David Pickard, Director, BBC Proms, says: “The Proms in 2019 gives a snapshot of all that is most exciting in our musical world today. It is the chance to hear some of the most celebrated ensembles and artists from across the globe, a showcase for the vibrant orchestral life that exists in the UK, and a celebration of the diversity of contemporary music in the 21st century. All of this is underpinned by the proud tradition of promming which allows audiences to enjoy this vast range of music for just £6 per concert. As we celebrate 150 years since Henry Wood’s birthday, the Proms continues to explore new ground whilst celebrating the founding principles of the festival – to bring the best of classical music to the widest possible audience.”

The Proms has always been at the forefront of cultural and musical innovation, bringing the best new works to audiences. As a global visionary, Sir Henry Wood gave the world and British premieres of hundreds of works at the Proms including Stravinsky’s The Firebird, Sibelius’s Violin Concerto and Schoenberg’s Five Pieces For Orchestra. This year, we celebrate 33 of the pieces that Wood introduced to UK audiences, alongside 33 new works for 2019.

New music highlights include Radiohead’s Jonny Greenwood curating a Late Night Prom culminating in the world premiere of his Horror vacui. The piece simulates electronic sound using 68 string instruments played acoustically. Proms at… Battersea Arts Centre will showcase boundary-crossing and provocative composer-performers, featuring experiments at the cutting edge of music and technology with Jennifer Walshe, Crewsdon & Cevanne, and Oliver Coates. Elsewhere, Martyn Brabbins presents a 21st-century companion to Elgar’s Enigma Variations 120 years on. Based on a new anonymously written theme, this work features variations by 14 living composers including Sally Beamish, Sir Harrison Birtwistle, Dai Fujikura and Judith Weir.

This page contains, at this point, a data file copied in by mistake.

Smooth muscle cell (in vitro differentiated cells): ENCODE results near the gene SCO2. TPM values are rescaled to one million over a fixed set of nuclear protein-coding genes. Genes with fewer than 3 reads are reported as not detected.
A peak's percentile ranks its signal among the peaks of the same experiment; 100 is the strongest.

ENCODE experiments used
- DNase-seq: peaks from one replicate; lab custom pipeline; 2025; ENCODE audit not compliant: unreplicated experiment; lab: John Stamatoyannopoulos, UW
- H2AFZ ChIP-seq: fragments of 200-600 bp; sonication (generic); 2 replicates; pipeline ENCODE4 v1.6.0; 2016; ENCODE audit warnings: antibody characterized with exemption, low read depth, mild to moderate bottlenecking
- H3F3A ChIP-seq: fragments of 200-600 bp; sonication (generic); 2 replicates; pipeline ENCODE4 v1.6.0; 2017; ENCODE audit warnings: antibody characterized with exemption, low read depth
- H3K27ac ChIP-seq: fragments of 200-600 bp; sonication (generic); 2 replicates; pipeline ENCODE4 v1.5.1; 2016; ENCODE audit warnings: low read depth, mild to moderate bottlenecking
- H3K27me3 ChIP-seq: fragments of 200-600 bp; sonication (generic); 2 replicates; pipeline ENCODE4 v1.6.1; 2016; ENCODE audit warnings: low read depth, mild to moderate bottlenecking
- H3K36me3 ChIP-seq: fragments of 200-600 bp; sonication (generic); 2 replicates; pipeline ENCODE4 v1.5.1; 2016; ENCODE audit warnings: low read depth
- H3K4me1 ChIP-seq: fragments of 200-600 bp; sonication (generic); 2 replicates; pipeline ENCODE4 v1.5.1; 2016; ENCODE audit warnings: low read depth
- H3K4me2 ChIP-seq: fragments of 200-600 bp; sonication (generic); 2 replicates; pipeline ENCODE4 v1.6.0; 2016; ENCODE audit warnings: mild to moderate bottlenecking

Henry Wood’s Proms seasons were famous for nights dedicated to one composer. In celebration of that concept, the final week of the 2019 season replicates Wood’s original programming: a Monday evening of Wagner, a Wednesday evening of Bach and a Friday evening of Beethoven. More than a century ago, these concerts were perhaps the first example of ‘box-set binging’.

As part of a celebration of Berlioz at 150, Sir John Eliot Gardiner and the Orchestre Révolutionnaire et Romantique present the rarely performed opera Benvenuto Cellini and Nicholas Collon and Aurora Orchestra bring a dramatic treatment of Symphonie fantastique with actor Mathew Baynton. Other composer anniversaries include: Louis Andriessen at 80, Peter Eötvös at 75 and Sir James MacMillan at 60. A special focus on Weinberg, who would have been 100, includes his String Quartet No. 7 and the London premieres of his Cello Concerto and Symphony No. 3.